Pesto and its Pasta types
Trofie, battolli, trenette, testaroli, mandilli de saea, and corzetti. Choose your delicacy.
The natural end of DOP basil is well-known, it’s in the marble mortar, rigorously with a wooden pestle. Ancient tools, combined with elbow grease, result in the world’s most beloved sauce: pesto. This is how tradition dictates, surviving modernisation and household appliances. But after preparation, the real question is: which type of pasta enhances this fantastic Genoese sauce? In this case, as with preparation, the only thing to do is trust those who have been making pesto for centuries, namely the Ligurians.
The fresh pasta with a famous shape originates in the territory overlooking the Golfo Paradiso, between the municipalities of Sori, Avegno, Recco, and Camogli, in the province of Genoa. Trofie began as a family and traditional product to be made at home until about fifty years ago when some local merchants decided to expand their trade to Genoa, where the term “trofie” had always and only referred to gnocchi. The success was almost unexpected, and the spread was quite rapid. There are various explanations for why trofie are called that. One of the most common versions is that the word seems to derive from the Genoese “strufuggiâ,” meaning to rub, referring to the necessary movement to curl them with the hand rubbing the pasta on the surface.
This is another dish derived from the Genoese tradition, and like many dishes in this tradition, it has humble origins. In the past, in Genoa’s pasta shops or stalls, known as vermicellai, a type of pasta considered second quality was sold and called “avvantaggiata” because, containing a certain amount of bran, it was sold at a lower price. In reality, this type of pasta, thanks to its natural roughness and distinctive flavor, is excellent when paired with pesto, especially when accompanied by potatoes and green beans.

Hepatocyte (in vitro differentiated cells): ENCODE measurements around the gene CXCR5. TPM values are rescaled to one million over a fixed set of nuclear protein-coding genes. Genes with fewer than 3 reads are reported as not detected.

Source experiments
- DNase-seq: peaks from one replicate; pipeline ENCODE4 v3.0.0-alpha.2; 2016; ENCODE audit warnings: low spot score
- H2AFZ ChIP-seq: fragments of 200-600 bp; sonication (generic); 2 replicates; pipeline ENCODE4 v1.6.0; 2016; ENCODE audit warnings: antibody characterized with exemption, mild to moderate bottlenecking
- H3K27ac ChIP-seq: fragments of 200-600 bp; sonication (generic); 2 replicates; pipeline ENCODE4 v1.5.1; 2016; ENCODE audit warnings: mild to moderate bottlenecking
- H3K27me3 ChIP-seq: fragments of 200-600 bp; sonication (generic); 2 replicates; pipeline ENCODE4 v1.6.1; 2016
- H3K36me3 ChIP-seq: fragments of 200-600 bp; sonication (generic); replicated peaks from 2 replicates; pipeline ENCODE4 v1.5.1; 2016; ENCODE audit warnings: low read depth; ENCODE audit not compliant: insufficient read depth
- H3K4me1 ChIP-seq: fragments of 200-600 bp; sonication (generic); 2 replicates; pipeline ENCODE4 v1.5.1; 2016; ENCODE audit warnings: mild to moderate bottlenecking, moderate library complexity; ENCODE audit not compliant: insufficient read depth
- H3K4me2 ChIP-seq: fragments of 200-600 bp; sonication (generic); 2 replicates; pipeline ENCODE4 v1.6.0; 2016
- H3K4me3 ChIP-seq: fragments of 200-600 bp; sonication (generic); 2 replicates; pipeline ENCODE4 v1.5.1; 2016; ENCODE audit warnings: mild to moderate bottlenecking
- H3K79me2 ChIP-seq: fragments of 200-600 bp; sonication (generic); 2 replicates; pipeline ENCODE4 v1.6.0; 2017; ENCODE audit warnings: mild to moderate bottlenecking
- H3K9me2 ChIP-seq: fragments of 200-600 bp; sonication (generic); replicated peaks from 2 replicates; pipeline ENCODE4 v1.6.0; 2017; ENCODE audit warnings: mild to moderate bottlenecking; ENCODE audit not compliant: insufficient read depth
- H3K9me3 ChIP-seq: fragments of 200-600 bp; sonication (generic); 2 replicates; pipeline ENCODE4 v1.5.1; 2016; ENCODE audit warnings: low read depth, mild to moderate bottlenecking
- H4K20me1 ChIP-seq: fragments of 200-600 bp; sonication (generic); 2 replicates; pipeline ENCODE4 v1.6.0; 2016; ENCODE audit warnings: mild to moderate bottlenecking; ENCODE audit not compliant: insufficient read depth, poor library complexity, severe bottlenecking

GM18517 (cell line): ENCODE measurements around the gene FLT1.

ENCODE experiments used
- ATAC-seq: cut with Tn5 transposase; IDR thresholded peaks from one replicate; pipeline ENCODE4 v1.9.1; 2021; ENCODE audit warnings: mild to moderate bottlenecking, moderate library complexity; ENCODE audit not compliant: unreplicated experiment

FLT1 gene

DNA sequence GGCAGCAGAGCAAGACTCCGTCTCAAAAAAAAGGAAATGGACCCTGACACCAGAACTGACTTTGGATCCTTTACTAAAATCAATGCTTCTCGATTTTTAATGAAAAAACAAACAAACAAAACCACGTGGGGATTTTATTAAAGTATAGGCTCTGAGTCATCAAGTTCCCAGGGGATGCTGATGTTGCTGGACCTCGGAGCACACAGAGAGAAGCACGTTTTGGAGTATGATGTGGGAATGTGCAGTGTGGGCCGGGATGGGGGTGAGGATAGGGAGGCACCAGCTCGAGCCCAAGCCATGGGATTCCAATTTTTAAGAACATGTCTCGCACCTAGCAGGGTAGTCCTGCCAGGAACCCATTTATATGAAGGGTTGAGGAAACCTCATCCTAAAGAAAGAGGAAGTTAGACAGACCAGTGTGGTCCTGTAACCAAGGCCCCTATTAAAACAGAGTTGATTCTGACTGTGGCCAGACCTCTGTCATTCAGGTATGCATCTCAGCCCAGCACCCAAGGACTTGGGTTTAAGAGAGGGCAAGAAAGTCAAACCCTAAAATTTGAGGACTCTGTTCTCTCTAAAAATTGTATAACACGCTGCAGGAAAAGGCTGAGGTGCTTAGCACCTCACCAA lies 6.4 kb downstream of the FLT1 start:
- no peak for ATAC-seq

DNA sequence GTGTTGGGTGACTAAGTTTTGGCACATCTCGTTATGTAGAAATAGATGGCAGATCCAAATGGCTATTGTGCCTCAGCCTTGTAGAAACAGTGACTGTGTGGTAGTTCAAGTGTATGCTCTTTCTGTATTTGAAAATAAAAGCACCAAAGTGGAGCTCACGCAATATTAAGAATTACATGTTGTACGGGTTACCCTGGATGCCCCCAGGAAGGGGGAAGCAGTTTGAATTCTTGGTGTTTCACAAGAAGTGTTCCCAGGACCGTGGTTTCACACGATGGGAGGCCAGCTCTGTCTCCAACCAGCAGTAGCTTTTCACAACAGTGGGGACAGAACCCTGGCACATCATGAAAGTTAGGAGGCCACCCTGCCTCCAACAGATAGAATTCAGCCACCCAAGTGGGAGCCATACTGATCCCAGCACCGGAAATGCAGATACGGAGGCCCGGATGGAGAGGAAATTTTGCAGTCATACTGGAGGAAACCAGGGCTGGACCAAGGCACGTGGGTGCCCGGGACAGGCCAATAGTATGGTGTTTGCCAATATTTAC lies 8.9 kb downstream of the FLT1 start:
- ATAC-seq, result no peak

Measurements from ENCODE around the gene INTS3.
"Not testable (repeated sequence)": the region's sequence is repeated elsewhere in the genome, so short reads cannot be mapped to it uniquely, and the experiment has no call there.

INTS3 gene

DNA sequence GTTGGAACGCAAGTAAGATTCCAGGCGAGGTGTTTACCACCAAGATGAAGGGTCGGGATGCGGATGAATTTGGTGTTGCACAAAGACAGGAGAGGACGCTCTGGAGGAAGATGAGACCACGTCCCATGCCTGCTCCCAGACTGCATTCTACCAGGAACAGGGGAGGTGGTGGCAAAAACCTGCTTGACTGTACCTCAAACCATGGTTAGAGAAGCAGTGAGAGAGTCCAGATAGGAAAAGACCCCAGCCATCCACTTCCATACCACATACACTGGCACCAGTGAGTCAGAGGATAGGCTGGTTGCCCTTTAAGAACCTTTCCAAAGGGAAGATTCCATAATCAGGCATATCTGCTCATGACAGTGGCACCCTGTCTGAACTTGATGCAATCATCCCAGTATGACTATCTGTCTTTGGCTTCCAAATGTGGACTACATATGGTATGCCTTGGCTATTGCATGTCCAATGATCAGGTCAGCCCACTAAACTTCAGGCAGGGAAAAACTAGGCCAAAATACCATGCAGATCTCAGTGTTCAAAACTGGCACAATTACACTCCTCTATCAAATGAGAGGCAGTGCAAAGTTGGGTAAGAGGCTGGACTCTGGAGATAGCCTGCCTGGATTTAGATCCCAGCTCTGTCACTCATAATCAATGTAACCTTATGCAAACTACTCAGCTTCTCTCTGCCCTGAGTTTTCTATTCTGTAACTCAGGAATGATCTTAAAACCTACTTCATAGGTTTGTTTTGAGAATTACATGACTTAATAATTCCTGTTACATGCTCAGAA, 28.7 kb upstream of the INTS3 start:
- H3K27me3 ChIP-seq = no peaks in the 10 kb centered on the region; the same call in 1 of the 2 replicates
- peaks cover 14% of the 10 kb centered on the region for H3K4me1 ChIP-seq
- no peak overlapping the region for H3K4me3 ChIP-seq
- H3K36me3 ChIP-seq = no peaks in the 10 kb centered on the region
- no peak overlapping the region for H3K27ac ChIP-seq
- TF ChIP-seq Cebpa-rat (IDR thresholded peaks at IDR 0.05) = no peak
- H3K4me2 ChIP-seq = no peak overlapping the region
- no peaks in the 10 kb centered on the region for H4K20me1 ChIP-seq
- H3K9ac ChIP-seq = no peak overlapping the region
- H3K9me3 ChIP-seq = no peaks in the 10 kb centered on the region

For some years, this type of pasta from Lunigiana has been a Slow Food presidium. They are prepared by cooking them in cast-iron containers called “testi.” A cooking method for foods that might be unique in Italy, certainly native to Lunigiana. The testarolo, a thin unleavened bread with a circular shape, about 40-45 centimetres in diameter, is still traditionally cooked in the testo. The ingredients include wheat flour, lukewarm water, and salt mixed into a batter that is continuously blended and oxygenated until it reaches a homogeneous and velvety consistency. Once ready, the testarolo is traditionally cut into diamonds and softened in boiling water: it is thrown into boiling water – with the heat off – for a few minutes.
Mandilli de saea
Mandilli de Saea is a typical Ligurian dish, named after its appearance as it looks like real silk handkerchiefs. “Mandillo“ is a Genoese term derived from the Arabic word meaning handkerchief. It is a handmade pasta rolled very thin and then cut into many squares. You need to knead the flour with egg yolk and a pinch of salt, roll out the dough using a rolling pin to create an extremely thin sheet, which is then cut into squares resembling handkerchiefs.
Crafting corzetti requires infinite patience, as it is a disc-shaped pasta obtained through a wooden mold that decorates it. Today, dedicating time to making corzetti is increasingly challenging due to the lengthy process involved. Even obtaining the traditional mold requires preparation, as there are very few skilled artisans capable of crafting them. Their tradition is undoubtedly ancient, dating back to the Renaissance, where families would imprint their emblems or distinctive decorations on corzetti using a wooden mold, turning it into a true gastronomic emblem.
This fresh pasta is made with chestnut flour, white flour, and eggs, served with pesto and “nauin” turnip, which only grows in the gardens of Uscio and its surroundings. The village hosts the annual Sagra dei Battolli. Chestnut flour, another staple in past kitchens, is used in the preparation. Battolli are large tagliatelle made with chestnut flour, a humble dish born from the resources available in the countryside. This fresh pasta is produced in the eastern Ligurian region, particularly in the Fontanabuona Valley.